October, 2013: Breeze Issue #72
A Free Monthly E-Newsletter for Friends of Japan & Teachers of Japanese
2013 J-LEAP Report
by Amiko Nishijima
Garfield High School
Hello. My name is Amiko NISHIJIMA and I am currently working as a teaching assistant at Garfield High School, which is located in the Central District of Seattle. It has been almost 1 month since I came here.
Before I came here, I taught Japanese language in Uzbekistan for 2 years. As the Japanese proverb says, “Sumeba miyako- Home is where the heart is.” I loved living in Uzbekistan, so I was looking forward to coming here to Seattle.
As you might know, Seattle is famously known as “the Evergreen State.” I’m fascinated by its beauty. At the same time, it is often called “Rainy City” because from fall to spring it will rain almost every day. Some people told me it is very depressing and they suffer from lack of sun, but fortunately, I have not experienced “SAD (Seasonal Affective Disorder) “ yet.
In this report, I would like to introduce briefly my surprising and challenging school life in Seattle.
Garfield High School is a public high school and was established in 1923. The number of students is about 1600. This school is famous for Drama and Jazz Orchestra Clubs. The Garfield High School student population is very ethnically diverse. Students can select foreign language classes from Spanish, French, Latin, and Japanese. The number of students who take Japanese classes is as follows:
- Japanesse 1: 54 (2 classes)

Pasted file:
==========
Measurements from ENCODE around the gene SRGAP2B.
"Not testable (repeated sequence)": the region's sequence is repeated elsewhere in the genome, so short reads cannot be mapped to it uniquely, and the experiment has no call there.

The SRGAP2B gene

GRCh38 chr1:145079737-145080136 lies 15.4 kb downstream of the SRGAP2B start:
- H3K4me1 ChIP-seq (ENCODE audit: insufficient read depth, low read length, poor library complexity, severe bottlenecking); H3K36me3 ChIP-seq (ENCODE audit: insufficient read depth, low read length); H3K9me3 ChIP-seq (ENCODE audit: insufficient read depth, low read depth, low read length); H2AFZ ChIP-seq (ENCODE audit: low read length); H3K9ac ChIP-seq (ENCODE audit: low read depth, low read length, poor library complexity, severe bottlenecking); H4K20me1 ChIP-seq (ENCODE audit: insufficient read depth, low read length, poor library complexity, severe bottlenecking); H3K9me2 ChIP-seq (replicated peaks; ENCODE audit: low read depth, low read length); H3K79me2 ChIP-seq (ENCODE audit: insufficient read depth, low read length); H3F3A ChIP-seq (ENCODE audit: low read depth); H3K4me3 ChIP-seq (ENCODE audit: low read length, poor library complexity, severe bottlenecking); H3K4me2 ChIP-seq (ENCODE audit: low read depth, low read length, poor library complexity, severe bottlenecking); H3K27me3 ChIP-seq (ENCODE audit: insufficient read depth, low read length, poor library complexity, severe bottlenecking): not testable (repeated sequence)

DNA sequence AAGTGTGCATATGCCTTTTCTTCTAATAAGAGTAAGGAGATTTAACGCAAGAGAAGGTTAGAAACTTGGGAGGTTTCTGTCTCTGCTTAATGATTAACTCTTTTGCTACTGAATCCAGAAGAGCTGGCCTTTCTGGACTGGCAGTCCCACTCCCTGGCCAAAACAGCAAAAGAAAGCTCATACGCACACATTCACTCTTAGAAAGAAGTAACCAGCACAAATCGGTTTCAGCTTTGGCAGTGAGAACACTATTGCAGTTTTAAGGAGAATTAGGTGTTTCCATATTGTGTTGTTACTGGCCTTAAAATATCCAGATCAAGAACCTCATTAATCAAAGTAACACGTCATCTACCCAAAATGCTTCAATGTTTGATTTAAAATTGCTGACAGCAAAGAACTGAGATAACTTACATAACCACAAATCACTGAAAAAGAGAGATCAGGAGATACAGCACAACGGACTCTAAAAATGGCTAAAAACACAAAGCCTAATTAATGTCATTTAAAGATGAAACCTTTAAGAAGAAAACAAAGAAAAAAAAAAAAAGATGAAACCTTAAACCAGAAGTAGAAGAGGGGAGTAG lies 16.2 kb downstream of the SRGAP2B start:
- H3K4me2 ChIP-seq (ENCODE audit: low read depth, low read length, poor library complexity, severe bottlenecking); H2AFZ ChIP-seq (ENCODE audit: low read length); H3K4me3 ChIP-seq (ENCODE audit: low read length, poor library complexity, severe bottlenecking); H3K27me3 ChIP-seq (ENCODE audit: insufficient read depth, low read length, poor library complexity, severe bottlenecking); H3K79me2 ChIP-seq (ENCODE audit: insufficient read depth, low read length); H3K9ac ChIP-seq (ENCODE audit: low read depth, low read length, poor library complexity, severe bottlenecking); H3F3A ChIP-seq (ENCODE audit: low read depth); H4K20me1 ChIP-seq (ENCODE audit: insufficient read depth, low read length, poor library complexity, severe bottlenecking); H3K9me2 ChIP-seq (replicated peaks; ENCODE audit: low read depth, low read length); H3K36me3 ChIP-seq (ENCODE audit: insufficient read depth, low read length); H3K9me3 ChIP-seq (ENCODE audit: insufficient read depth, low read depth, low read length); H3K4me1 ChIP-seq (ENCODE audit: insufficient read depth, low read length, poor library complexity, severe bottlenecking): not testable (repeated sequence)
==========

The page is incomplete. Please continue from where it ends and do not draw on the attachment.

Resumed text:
- Japanese 2: 54 (2 classes)
- Japanese3: 44 (2 classes)
- AP Japanese: 29(1 class)
So the total number is 181. Do you think it is a huge number?
Students have many reasons to study Japanese. Some students say they learn Japanese because their relatives have Japanese backgrounds. Others say they love Japanese sub cultures like anime and comics, so they want to understand Japanese anime without subtitles. On the other hand, a few students take Japanese just because other foreign language classes were over their limits, so they had no other choice but to take Japanese.
The motivations of students are different, but I want all of them to broaden their perspectives through learning Japanese language and culture.
Now I mainly co-teach Japanese 1 class with my supervisor, Sarah-sensei. In this class, we started to learn あ、い、う、え、お(A,B,C).
What do you think was the first homework and quiz in this class? The answer is “Memorizing and writing all the classmates ‘names.” I am impressed that Sarah-sensei always makes every effort to build a comfortable learning environment for her students and I am learning a lot from her.
From now on, I would like to devote myself to spending time with the students as much as possible through “Japanese tutoring” and “Japanese only lunch.” Japanese tutoring is held every morning and after school hours to support learning Japanese. “Japanese only lunch time” is when students are prohibited from using English and encouraged to talk in Japanese with not only classmates but also other friends from Japanese class.
My work extends beyond the limits of high school because Sarah-sensei and I are planning to visit local elementary and middle schools to introduce Japanese culture. I am also excited to participate in WATJ (Washington Association of Teachers of Japanese) to learn from other Japanese language teachers in the area.
Finally, I really appreciate all the people who provided me with this opportunity to live in the U.S. and helped me adjust to my new life here. I would not have been able to handle this new experience if it were not for the people around me, especially my host mother Ms. Debbie Robinson. I will do my best to make the most of this great opportunity.